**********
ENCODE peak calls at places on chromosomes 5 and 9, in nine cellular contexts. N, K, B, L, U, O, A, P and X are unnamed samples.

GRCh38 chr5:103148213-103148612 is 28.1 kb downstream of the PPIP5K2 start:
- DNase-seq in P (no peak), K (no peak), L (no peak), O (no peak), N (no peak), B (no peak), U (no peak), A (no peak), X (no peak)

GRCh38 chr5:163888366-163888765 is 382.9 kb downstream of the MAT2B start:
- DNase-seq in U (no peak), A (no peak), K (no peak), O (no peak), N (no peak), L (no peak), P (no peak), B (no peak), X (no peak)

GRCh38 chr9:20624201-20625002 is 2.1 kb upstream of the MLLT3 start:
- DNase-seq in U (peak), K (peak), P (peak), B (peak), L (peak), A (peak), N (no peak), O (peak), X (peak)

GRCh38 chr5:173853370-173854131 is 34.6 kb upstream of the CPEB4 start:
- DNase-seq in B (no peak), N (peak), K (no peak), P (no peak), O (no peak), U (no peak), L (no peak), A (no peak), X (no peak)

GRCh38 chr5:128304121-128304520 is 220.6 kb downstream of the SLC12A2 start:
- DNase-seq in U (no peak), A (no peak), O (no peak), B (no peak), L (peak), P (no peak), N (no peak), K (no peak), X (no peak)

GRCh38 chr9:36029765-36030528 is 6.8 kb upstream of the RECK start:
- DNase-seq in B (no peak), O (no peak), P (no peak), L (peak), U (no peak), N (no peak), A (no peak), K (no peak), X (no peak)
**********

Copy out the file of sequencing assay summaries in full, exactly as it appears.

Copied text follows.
ENCODE peak calls at places on chromosomes 5 and 9, in nine cellular contexts. N, K, B, L, U, O, A, P and X are unnamed samples.

GRCh38 chr5:103148213-103148612 is 28.1 kb downstream of the PPIP5K2 start:
- DNase-seq in P (no peak), K (no peak), L (no peak), O (no peak), N (no peak), B (no peak), U (no peak), A (no peak), X (no peak)

GRCh38 chr5:163888366-163888765 is 382.9 kb downstream of the MAT2B start:
- DNase-seq in U (no peak), A (no peak), K (no peak), O (no peak), N (no peak), L (no peak), P (no peak), B (no peak), X (no peak)

GRCh38 chr9:20624201-20625002 is 2.1 kb upstream of the MLLT3 start:
- DNase-seq in U (peak), K (peak), P (peak), B (peak), L (peak), A (peak), N (no peak), O (peak), X (peak)

GRCh38 chr5:173853370-173854131 is 34.6 kb upstream of the CPEB4 start:
- DNase-seq in B (no peak), N (peak), K (no peak), P (no peak), O (no peak), U (no peak), L (no peak), A (no peak), X (no peak)

GRCh38 chr5:128304121-128304520 is 220.6 kb downstream of the SLC12A2 start:
- DNase-seq in U (no peak), A (no peak), O (no peak), B (no peak), L (peak), P (no peak), N (no peak), K (no peak), X (no peak)

GRCh38 chr9:36029765-36030528 is 6.8 kb upstream of the RECK start:
- DNase-seq in B (no peak), O (no peak), P (no peak), L (peak), U (no peak), N (no peak), A (no peak), K (no peak), X (no peak)